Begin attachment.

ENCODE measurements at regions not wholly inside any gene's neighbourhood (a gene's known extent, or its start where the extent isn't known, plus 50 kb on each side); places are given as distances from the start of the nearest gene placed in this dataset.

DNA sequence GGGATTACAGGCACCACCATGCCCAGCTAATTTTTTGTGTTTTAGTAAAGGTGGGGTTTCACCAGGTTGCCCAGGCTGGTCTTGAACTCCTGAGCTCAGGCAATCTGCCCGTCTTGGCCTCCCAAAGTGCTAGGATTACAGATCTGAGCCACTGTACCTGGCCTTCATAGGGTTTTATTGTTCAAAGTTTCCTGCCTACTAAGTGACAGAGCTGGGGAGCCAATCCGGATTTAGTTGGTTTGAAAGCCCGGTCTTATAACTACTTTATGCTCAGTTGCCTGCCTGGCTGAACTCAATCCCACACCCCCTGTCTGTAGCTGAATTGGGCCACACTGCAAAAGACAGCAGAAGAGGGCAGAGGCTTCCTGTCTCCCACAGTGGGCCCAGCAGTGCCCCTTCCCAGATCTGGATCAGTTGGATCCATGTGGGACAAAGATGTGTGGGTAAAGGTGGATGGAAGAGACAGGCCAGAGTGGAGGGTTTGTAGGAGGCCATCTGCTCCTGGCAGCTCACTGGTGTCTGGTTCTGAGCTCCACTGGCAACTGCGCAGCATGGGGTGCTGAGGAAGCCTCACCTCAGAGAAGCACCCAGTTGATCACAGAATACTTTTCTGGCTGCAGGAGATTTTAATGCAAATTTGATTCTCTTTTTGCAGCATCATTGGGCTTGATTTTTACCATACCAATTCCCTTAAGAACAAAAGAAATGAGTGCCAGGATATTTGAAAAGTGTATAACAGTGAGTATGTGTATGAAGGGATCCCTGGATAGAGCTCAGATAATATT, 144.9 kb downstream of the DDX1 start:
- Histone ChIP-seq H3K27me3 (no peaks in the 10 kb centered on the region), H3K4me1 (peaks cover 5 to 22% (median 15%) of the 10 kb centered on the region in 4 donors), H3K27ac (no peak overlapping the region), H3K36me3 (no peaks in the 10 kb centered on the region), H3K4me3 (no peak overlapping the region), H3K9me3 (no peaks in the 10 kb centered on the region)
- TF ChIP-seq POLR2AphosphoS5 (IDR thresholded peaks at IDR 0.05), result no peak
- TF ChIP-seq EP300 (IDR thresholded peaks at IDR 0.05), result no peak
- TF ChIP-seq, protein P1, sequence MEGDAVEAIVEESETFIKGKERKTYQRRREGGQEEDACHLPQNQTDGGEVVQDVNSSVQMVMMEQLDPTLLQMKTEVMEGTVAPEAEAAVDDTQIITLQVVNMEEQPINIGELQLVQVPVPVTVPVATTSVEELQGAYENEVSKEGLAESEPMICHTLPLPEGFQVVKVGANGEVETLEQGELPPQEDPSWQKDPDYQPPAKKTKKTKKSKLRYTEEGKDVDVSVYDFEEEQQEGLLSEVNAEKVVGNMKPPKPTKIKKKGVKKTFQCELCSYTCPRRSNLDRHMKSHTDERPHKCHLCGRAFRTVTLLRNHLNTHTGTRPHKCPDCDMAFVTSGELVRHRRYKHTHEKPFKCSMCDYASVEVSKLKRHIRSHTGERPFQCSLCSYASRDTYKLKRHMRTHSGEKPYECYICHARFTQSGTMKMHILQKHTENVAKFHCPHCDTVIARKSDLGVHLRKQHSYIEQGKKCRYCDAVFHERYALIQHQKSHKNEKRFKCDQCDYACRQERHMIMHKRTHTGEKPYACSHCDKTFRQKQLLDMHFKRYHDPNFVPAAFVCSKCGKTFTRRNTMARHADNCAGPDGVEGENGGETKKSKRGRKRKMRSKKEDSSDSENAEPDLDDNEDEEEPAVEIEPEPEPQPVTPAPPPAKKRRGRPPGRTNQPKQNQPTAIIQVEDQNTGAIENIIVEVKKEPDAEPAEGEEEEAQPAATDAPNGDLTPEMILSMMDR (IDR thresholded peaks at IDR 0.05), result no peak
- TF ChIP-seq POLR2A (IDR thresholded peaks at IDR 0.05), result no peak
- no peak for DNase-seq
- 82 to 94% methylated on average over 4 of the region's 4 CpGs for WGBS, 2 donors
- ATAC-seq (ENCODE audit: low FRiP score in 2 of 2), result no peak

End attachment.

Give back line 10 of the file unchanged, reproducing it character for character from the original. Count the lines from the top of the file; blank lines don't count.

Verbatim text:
- ATAC-seq (ENCODE audit: low FRiP score in 2 of 2), result no peak